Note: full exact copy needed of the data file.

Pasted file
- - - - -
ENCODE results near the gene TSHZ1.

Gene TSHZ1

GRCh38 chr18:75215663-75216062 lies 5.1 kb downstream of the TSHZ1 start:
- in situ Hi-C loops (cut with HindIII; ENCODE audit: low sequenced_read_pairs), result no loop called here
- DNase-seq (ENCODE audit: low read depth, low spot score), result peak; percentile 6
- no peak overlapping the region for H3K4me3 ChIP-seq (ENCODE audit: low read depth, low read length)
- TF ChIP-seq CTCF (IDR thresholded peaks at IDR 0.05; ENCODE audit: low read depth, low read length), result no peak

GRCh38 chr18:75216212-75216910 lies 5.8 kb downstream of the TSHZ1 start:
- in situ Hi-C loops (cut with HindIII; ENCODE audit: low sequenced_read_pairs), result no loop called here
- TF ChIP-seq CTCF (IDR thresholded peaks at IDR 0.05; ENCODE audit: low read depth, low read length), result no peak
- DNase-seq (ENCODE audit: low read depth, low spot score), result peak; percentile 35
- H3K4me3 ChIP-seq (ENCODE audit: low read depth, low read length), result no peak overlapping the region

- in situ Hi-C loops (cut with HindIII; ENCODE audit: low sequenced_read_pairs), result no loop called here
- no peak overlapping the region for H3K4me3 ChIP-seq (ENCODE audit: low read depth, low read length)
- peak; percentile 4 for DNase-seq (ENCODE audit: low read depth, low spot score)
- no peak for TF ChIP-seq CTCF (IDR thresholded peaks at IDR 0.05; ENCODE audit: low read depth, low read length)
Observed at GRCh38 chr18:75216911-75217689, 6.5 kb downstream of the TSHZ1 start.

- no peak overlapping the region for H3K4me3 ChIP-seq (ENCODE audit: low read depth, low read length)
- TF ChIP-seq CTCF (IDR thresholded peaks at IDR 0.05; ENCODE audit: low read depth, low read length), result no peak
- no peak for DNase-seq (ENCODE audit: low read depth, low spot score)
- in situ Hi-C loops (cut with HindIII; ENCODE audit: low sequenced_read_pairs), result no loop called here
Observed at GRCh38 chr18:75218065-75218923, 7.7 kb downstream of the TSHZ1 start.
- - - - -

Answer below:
ENCODE results near the gene TSHZ1.

Gene TSHZ1

GRCh38 chr18:75215663-75216062 lies 5.1 kb downstream of the TSHZ1 start:
- in situ Hi-C loops (cut with HindIII; ENCODE audit: low sequenced_read_pairs), result no loop called here
- DNase-seq (ENCODE audit: low read depth, low spot score), result peak; percentile 6
- no peak overlapping the region for H3K4me3 ChIP-seq (ENCODE audit: low read depth, low read length)
- TF ChIP-seq CTCF (IDR thresholded peaks at IDR 0.05; ENCODE audit: low read depth, low read length), result no peak

GRCh38 chr18:75216212-75216910 lies 5.8 kb downstream of the TSHZ1 start:
- in situ Hi-C loops (cut with HindIII; ENCODE audit: low sequenced_read_pairs), result no loop called here
- TF ChIP-seq CTCF (IDR thresholded peaks at IDR 0.05; ENCODE audit: low read depth, low read length), result no peak
- DNase-seq (ENCODE audit: low read depth, low spot score), result peak; percentile 35
- H3K4me3 ChIP-seq (ENCODE audit: low read depth, low read length), result no peak overlapping the region

- in situ Hi-C loops (cut with HindIII; ENCODE audit: low sequenced_read_pairs), result no loop called here
- no peak overlapping the region for H3K4me3 ChIP-seq (ENCODE audit: low read depth, low read length)
- peak; percentile 4 for DNase-seq (ENCODE audit: low read depth, low spot score)
- no peak for TF ChIP-seq CTCF (IDR thresholded peaks at IDR 0.05; ENCODE audit: low read depth, low read length)
Observed at GRCh38 chr18:75216911-75217689, 6.5 kb downstream of the TSHZ1 start.

- no peak overlapping the region for H3K4me3 ChIP-seq (ENCODE audit: low read depth, low read length)
- TF ChIP-seq CTCF (IDR thresholded peaks at IDR 0.05; ENCODE audit: low read depth, low read length), result no peak
- no peak for DNase-seq (ENCODE audit: low read depth, low spot score)
- in situ Hi-C loops (cut with HindIII; ENCODE audit: low sequenced_read_pairs), result no loop called here
Observed at GRCh38 chr18:75218065-75218923, 7.7 kb downstream of the TSHZ1 start.